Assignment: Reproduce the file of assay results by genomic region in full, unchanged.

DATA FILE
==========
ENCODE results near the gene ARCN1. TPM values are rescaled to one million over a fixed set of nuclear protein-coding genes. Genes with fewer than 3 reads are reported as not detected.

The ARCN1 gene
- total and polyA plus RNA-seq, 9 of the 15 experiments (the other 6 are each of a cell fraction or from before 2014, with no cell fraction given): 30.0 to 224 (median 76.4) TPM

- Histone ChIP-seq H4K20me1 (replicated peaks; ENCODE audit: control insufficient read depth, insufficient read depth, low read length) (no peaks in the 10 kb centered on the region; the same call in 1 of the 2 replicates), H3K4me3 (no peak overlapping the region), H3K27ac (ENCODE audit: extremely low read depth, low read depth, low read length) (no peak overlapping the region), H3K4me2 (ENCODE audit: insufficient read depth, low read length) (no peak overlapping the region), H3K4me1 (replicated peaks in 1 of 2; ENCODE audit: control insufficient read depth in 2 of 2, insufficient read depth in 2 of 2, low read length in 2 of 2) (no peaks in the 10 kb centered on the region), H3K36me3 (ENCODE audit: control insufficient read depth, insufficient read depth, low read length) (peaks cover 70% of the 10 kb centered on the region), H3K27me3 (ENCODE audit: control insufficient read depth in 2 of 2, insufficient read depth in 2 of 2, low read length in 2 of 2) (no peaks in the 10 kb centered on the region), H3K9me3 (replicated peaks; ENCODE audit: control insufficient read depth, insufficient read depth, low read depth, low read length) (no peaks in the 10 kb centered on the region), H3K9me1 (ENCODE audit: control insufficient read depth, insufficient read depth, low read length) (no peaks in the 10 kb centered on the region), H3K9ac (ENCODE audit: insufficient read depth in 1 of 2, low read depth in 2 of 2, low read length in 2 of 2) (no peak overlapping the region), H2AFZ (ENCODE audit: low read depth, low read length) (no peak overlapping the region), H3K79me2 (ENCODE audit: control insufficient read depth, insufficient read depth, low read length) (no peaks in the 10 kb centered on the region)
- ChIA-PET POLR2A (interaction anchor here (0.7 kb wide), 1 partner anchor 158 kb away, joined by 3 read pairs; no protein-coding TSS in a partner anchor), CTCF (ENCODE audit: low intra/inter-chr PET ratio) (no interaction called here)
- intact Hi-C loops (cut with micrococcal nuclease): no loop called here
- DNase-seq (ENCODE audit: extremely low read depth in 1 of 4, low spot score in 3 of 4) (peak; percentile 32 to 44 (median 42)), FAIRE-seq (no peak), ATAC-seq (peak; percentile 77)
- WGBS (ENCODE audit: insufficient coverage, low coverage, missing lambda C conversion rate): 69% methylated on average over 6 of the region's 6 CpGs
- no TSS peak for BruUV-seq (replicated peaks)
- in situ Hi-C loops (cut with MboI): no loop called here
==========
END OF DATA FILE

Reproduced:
ENCODE results near the gene ARCN1. TPM values are rescaled to one million over a fixed set of nuclear protein-coding genes. Genes with fewer than 3 reads are reported as not detected.

The ARCN1 gene
- total and polyA plus RNA-seq, 9 of the 15 experiments (the other 6 are each of a cell fraction or from before 2014, with no cell fraction given): 30.0 to 224 (median 76.4) TPM

- Histone ChIP-seq H4K20me1 (replicated peaks; ENCODE audit: control insufficient read depth, insufficient read depth, low read length) (no peaks in the 10 kb centered on the region; the same call in 1 of the 2 replicates), H3K4me3 (no peak overlapping the region), H3K27ac (ENCODE audit: extremely low read depth, low read depth, low read length) (no peak overlapping the region), H3K4me2 (ENCODE audit: insufficient read depth, low read length) (no peak overlapping the region), H3K4me1 (replicated peaks in 1 of 2; ENCODE audit: control insufficient read depth in 2 of 2, insufficient read depth in 2 of 2, low read length in 2 of 2) (no peaks in the 10 kb centered on the region), H3K36me3 (ENCODE audit: control insufficient read depth, insufficient read depth, low read length) (peaks cover 70% of the 10 kb centered on the region), H3K27me3 (ENCODE audit: control insufficient read depth in 2 of 2, insufficient read depth in 2 of 2, low read length in 2 of 2) (no peaks in the 10 kb centered on the region), H3K9me3 (replicated peaks; ENCODE audit: control insufficient read depth, insufficient read depth, low read depth, low read length) (no peaks in the 10 kb centered on the region), H3K9me1 (ENCODE audit: control insufficient read depth, insufficient read depth, low read length) (no peaks in the 10 kb centered on the region), H3K9ac (ENCODE audit: insufficient read depth in 1 of 2, low read depth in 2 of 2, low read length in 2 of 2) (no peak overlapping the region), H2AFZ (ENCODE audit: low read depth, low read length) (no peak overlapping the region), H3K79me2 (ENCODE audit: control insufficient read depth, insufficient read depth, low read length) (no peaks in the 10 kb centered on the region)
- ChIA-PET POLR2A (interaction anchor here (0.7 kb wide), 1 partner anchor 158 kb away, joined by 3 read pairs; no protein-coding TSS in a partner anchor), CTCF (ENCODE audit: low intra/inter-chr PET ratio) (no interaction called here)
- intact Hi-C loops (cut with micrococcal nuclease): no loop called here
- DNase-seq (ENCODE audit: extremely low read depth in 1 of 4, low spot score in 3 of 4) (peak; percentile 32 to 44 (median 42)), FAIRE-seq (no peak), ATAC-seq (peak; percentile 77)
- WGBS (ENCODE audit: insufficient coverage, low coverage, missing lambda C conversion rate): 69% methylated on average over 6 of the region's 6 CpGs
- no TSS peak for BruUV-seq (replicated peaks)
- in situ Hi-C loops (cut with MboI): no loop called here